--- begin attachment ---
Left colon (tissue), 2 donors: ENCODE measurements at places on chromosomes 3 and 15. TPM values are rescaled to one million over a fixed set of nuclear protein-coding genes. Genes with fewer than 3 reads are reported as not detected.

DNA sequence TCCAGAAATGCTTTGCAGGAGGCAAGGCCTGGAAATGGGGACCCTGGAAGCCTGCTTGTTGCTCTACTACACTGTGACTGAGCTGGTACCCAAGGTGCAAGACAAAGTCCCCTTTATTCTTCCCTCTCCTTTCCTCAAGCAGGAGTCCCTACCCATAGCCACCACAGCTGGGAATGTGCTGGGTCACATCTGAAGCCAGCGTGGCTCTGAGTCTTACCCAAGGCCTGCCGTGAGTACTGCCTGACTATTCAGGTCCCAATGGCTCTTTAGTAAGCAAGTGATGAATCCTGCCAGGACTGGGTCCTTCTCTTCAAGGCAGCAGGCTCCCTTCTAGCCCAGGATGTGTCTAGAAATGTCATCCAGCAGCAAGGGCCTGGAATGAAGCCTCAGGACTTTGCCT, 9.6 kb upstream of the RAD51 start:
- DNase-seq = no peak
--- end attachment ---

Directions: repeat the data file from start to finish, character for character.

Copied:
Left colon (tissue), 2 donors: ENCODE measurements at places on chromosomes 3 and 15. TPM values are rescaled to one million over a fixed set of nuclear protein-coding genes. Genes with fewer than 3 reads are reported as not detected.

DNA sequence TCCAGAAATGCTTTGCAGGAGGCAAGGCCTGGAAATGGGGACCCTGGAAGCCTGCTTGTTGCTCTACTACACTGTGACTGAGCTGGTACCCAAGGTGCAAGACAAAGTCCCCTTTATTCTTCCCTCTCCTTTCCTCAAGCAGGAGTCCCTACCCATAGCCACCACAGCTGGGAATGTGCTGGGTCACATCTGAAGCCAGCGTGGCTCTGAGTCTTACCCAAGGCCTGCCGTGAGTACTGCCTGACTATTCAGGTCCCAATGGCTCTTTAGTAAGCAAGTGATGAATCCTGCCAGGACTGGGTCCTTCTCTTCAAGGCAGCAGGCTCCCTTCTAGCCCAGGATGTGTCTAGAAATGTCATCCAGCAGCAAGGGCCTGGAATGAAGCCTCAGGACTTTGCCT, 9.6 kb upstream of the RAD51 start:
- DNase-seq = no peak